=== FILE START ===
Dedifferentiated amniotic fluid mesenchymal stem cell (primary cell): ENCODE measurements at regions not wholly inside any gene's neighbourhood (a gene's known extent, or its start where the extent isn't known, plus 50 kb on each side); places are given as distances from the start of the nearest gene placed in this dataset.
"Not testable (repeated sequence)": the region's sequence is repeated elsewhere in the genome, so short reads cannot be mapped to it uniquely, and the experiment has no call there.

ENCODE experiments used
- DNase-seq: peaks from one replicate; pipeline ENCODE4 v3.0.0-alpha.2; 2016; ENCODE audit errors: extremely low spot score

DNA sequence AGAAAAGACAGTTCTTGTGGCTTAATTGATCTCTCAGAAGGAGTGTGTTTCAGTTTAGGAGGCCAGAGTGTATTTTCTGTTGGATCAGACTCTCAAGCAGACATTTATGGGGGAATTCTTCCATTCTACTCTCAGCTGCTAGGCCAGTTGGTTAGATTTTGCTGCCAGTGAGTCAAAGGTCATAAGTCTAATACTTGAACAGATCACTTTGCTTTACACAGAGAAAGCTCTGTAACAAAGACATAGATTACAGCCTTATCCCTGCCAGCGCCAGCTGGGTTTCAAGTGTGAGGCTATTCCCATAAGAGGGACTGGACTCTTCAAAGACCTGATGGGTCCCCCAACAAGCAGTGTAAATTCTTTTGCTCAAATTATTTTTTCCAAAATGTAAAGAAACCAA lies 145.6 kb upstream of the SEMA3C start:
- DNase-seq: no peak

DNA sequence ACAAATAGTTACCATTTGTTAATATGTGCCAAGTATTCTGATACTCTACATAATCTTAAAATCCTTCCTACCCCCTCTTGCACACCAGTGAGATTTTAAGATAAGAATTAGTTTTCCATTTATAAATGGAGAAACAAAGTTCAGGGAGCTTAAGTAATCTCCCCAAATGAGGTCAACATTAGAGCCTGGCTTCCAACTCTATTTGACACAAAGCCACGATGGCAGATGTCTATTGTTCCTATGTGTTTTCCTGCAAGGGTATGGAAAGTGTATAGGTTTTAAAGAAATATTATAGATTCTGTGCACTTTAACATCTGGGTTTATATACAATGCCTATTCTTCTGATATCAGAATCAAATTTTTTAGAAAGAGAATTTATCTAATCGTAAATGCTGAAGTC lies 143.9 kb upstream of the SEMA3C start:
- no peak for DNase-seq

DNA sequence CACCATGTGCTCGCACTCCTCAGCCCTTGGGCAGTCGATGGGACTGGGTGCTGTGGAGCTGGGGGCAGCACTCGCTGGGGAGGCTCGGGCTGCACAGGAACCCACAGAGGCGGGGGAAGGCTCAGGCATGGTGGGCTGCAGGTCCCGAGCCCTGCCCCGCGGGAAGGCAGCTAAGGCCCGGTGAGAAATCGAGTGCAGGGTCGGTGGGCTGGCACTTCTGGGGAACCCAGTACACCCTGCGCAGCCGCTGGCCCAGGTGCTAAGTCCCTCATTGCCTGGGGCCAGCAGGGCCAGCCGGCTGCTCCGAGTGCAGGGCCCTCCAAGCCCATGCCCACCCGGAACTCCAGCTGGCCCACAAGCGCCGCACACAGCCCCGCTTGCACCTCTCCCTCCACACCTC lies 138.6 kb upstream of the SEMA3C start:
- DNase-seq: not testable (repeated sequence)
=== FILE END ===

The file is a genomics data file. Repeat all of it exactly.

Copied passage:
Dedifferentiated amniotic fluid mesenchymal stem cell (primary cell): ENCODE measurements at regions not wholly inside any gene's neighbourhood (a gene's known extent, or its start where the extent isn't known, plus 50 kb on each side); places are given as distances from the start of the nearest gene placed in this dataset.
"Not testable (repeated sequence)": the region's sequence is repeated elsewhere in the genome, so short reads cannot be mapped to it uniquely, and the experiment has no call there.

ENCODE experiments used
- DNase-seq: peaks from one replicate; pipeline ENCODE4 v3.0.0-alpha.2; 2016; ENCODE audit errors: extremely low spot score

DNA sequence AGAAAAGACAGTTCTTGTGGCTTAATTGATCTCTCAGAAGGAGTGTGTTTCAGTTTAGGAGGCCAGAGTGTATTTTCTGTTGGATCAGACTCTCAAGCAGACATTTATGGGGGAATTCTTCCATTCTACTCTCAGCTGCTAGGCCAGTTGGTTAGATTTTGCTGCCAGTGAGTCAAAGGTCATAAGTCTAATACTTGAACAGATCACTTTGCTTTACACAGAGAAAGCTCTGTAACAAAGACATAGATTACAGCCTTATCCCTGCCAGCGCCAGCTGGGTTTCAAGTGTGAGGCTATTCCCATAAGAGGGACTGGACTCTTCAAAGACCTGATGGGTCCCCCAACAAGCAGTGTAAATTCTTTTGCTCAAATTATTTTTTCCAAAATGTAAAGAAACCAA lies 145.6 kb upstream of the SEMA3C start:
- DNase-seq: no peak

DNA sequence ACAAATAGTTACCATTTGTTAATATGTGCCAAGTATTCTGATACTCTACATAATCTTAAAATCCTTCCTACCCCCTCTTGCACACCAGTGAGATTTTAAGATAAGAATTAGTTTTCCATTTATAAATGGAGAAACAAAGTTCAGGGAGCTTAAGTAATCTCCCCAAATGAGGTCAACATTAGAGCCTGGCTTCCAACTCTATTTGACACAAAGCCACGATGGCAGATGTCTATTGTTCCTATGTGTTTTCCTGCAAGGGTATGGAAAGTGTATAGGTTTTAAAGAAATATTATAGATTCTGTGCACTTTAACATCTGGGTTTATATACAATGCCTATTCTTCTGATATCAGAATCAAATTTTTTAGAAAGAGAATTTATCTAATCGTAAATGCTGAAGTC lies 143.9 kb upstream of the SEMA3C start:
- no peak for DNase-seq

DNA sequence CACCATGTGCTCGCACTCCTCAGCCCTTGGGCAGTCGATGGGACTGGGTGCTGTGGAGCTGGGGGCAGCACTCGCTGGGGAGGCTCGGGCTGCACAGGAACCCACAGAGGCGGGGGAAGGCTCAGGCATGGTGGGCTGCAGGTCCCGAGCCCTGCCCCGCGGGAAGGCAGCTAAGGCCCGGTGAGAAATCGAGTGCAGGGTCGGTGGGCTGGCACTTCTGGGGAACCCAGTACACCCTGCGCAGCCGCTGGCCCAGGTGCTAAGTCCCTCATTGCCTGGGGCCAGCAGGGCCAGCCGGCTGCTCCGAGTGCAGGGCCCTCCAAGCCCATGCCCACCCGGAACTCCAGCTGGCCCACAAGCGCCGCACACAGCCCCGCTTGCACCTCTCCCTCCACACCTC lies 138.6 kb upstream of the SEMA3C start:
- DNase-seq: not testable (repeated sequence)